Social, Local, Simple: Insights from Walmart CMO, Stephen Quinn (Part II)


Carol Spieckerman presents part two of her two-part, between-the-lines take on a recent presentation by Walmart’s CMO, Stephen Quinn, as part of the Bentonville Bella Vista Chamber’s WalStreet speaker series.

Read Part I


The proliferation of social media platforms and the decisions about which ones to support are keeping many a brand manager awake at night. Walmart? Not so much. In his recent presentation to the Bentonville Bella Vista Chamber’s WalStreet supplier group, Walmart CMO Stephen Quinn shared that the company made a clear decision to choose a single platform that would provide the “shoulders” for its social outreach. That platform is Facebook. According to Quinn, Walmart has 25 million fans on Facebook (25,620,530 as of this writing, but why split hairs?) and has believed from the beginning that fans were a measurable metric that Walmart could leverage once the numbers ratcheted up. When the inevitable question from the audience regarding how Walmart tracks Facebook metrics came up, Quinn was somewhat evasive in answering, as he has been in recent interviews.

Allow me to fill in a blank or two. Let’s assume that Walmart wouldn’t continue its partnership with Facebook without quantifiable results and that it is working out any bugs in a massive way that will benefit its suppliers directly and the industry as a whole for years to come. Under that assumption, Quinn’s almost parenthetical comment that Walmart has better metrics on Facebook than brands do on their own was, for me, the hidden punchline. Bottom line: Mark Zuckerberg wasn't in Bentonville a few months back to check out the scenery and Walmart doesn't issue a press release on everything that it is up to.

As powerful as both platforms are, calling Walmart’s hook-up with Facebook a “social media” strategy minimizes the possibilities. In a September article , I touched on Polaris, the latest feat of algorithmic alacrity to come out of Walmart’s skunk works operation, @walmartlabs.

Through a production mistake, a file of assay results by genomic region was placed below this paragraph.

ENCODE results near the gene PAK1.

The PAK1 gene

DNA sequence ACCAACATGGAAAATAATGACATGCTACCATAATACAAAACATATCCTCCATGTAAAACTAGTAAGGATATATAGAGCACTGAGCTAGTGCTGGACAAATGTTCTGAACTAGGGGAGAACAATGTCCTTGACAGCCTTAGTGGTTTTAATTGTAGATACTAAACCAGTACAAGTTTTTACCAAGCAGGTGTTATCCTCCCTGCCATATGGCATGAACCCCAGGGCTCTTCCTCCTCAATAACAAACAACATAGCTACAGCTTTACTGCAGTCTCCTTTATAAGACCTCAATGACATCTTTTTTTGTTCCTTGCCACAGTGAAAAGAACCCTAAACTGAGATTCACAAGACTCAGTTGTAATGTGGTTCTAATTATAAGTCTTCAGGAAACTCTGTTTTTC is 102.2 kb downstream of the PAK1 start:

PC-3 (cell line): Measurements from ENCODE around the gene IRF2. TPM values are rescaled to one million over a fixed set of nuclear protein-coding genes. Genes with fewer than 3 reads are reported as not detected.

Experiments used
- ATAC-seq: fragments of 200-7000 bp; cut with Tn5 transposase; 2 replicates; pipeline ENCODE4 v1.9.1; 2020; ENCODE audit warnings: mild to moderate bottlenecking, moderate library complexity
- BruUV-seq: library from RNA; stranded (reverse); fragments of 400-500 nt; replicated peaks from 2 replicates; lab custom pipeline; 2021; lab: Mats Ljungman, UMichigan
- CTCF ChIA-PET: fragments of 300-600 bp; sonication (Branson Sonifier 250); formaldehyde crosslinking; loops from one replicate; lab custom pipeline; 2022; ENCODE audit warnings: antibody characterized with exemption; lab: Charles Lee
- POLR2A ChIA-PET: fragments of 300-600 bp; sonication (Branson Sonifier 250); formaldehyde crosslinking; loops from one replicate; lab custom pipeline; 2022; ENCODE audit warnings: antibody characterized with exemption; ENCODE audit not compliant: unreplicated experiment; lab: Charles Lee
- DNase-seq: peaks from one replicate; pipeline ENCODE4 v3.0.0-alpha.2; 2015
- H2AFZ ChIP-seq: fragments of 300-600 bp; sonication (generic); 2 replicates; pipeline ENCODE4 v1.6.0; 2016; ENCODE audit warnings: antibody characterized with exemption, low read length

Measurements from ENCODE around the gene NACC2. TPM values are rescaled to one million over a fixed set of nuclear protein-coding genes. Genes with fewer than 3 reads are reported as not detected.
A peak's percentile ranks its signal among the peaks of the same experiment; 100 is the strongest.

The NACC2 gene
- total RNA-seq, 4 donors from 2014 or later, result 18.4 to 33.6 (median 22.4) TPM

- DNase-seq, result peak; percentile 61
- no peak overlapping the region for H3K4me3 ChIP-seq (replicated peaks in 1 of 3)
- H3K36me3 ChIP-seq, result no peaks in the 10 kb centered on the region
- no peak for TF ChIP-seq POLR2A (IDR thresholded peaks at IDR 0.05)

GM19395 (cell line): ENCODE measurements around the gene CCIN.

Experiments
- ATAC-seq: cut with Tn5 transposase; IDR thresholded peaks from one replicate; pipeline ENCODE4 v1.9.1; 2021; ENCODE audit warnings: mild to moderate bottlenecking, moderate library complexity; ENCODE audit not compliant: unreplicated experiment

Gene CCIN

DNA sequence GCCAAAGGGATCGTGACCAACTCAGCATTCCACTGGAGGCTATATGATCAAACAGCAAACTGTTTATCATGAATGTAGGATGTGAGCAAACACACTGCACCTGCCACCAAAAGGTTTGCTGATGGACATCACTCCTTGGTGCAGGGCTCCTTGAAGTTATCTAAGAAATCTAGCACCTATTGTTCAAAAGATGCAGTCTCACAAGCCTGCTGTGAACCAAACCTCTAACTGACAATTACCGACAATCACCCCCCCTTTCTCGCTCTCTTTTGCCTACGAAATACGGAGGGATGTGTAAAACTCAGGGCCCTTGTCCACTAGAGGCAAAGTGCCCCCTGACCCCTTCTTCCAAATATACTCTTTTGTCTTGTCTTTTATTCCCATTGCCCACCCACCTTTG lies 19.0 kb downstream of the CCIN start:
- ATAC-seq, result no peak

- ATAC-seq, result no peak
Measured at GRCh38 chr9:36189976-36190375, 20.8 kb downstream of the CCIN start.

Social media enables people to discover brands, and search helps people find brands within an interest area or topic. Getting both to work together seamlessly and synergistically is the next frontier for all marketers and Walmart's close relationship with Facebook, coupled with its Polaris-enabled semantic search capabilities, puts Walmart ahead of the game. Whether or not Walmart leads the pack at the end of the day, it can’t help but have a huge impact as it tries.

It certainly resonated when Quinn stated that “most successful brands are platforms” as the dawning of the platform era is the guidepost for all of the retail trajectories that we are currently mapping, as well as the foundational premise for most of the retail presentations that I’ve given this year. Retailers’ platforms pull together new formats, digital, social, mobile, people, products, partnerships, acquisitions, brands, data, content, and more, taking in all of the complexity that just wasn’t on retail scene even a few years ago. Now that retailers are brands, it follows that they have begun to model themselves after social platforms as brand marketing evolves away from mass communication and toward leveraging a mass of communicators (thanks, Jeff Dachis). As social media is optimized, and as that process is accelerated through game-changing partnerships with retailers like Walmart, it will have a bigger impact, and be more effective at brand building, than traditional marketing or digital marketing as it exists today.

In an interview last year, Quinn hinted that a “retail development kit” was in the works, which would essentially make Walmart’s platform available to brand marketers. I’ve heard little mention of it since, and so was pleased when it resurfaced in the presentation and later, when Quinn took my question regarding the status of the program. Although he didn’t go into detail regarding the structure of existing or potential RDK partnerships, he encouraged suppliers to make it a “platform for your growth” and a “platform for your brand” and stated that it is Walmart’s intention to make its touch points available to suppliers, rather than keeping them proprietary. Walmart is no longer just a distribution point for products and brands, and suppliers who still look at the business that way are being short-sighted.